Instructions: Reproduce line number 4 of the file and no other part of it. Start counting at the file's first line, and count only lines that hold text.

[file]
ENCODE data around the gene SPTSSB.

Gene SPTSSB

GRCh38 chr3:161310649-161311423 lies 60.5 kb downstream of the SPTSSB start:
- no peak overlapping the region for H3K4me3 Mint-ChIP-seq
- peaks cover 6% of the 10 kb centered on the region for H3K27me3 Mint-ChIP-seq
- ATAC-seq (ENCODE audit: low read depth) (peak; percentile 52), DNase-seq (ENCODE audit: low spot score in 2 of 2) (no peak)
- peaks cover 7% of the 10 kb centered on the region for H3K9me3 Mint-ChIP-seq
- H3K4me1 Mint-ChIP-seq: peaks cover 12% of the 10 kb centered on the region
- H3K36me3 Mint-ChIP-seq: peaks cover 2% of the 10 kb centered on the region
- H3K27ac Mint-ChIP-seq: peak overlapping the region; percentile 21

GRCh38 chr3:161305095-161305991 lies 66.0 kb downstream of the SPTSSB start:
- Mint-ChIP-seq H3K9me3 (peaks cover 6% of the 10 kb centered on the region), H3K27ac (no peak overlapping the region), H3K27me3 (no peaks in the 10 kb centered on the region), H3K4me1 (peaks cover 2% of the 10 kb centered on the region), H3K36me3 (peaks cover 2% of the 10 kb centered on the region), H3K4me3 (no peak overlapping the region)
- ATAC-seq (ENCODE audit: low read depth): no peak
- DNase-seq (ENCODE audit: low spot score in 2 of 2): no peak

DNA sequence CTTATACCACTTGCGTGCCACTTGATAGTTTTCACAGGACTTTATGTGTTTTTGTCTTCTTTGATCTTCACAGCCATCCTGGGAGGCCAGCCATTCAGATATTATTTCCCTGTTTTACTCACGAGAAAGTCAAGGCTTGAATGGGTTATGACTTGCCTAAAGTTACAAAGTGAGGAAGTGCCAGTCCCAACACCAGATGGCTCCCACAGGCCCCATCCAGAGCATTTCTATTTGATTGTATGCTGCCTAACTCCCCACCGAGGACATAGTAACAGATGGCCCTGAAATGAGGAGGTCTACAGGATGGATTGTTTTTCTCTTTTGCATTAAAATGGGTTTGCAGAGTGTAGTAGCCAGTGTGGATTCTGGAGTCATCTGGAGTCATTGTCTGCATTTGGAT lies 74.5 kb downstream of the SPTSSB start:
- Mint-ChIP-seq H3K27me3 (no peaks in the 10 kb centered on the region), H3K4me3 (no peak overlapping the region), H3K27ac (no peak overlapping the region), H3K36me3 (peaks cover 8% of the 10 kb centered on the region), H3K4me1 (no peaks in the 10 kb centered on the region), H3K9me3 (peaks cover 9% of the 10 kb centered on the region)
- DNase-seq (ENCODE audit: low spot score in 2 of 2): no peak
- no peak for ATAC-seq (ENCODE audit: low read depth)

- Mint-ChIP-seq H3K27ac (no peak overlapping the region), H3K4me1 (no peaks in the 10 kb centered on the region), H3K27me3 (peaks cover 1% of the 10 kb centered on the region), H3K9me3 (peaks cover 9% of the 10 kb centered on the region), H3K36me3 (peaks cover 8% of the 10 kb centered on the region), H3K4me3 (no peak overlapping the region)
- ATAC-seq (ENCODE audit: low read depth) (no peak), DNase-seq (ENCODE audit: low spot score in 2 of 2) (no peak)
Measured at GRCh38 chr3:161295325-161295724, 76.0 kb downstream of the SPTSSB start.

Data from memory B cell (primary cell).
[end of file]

- no peak overlapping the region for H3K4me3 Mint-ChIP-seq